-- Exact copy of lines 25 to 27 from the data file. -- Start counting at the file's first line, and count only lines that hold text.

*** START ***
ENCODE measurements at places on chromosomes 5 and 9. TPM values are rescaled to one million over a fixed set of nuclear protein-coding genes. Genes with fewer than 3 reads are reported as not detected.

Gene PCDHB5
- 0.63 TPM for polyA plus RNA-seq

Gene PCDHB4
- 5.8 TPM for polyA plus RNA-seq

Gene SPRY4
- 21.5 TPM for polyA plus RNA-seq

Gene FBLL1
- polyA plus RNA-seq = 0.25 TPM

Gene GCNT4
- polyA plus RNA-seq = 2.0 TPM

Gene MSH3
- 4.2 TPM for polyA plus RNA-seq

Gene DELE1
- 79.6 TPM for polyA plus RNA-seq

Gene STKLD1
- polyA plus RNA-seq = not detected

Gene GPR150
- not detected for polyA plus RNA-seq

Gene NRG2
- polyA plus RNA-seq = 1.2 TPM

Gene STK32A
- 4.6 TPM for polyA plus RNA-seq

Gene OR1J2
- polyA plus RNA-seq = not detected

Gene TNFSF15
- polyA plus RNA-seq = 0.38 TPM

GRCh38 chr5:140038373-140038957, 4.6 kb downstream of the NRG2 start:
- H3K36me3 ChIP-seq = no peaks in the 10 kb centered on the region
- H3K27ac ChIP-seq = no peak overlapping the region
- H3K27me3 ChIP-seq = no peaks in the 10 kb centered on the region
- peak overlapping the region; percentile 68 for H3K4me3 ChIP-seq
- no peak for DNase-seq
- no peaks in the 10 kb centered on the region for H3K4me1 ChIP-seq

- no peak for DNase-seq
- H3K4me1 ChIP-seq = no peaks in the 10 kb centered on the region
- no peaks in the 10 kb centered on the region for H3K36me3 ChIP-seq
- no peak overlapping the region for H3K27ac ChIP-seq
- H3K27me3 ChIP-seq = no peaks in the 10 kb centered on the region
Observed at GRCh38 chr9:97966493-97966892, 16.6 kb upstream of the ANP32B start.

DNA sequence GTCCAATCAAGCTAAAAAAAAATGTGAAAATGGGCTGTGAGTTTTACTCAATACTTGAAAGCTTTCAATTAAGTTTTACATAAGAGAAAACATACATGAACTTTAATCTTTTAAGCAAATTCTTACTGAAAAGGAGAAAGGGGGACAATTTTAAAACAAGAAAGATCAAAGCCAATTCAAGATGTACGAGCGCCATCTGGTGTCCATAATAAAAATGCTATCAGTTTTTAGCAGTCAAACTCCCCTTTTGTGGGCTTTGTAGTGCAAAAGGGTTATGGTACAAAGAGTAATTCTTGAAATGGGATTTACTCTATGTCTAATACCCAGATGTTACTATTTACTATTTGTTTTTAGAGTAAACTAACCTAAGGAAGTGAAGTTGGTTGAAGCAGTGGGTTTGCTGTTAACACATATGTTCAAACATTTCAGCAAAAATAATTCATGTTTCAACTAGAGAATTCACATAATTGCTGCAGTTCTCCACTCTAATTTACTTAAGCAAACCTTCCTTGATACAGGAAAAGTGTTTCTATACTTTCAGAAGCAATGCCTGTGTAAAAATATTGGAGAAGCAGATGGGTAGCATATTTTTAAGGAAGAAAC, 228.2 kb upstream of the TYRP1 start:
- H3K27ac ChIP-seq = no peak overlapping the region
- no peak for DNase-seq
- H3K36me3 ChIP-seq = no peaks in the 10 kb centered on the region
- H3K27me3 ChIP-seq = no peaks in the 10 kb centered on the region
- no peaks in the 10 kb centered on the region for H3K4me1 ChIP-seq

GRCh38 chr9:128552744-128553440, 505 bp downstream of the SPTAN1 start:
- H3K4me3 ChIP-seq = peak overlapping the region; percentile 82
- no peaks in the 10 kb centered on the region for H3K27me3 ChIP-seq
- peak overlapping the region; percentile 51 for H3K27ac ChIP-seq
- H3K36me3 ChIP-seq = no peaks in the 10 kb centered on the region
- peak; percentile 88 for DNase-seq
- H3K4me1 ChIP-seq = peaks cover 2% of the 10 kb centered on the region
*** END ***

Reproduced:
- polyA plus RNA-seq = not detected

Gene TNFSF15
- polyA plus RNA-seq = 0.38 TPM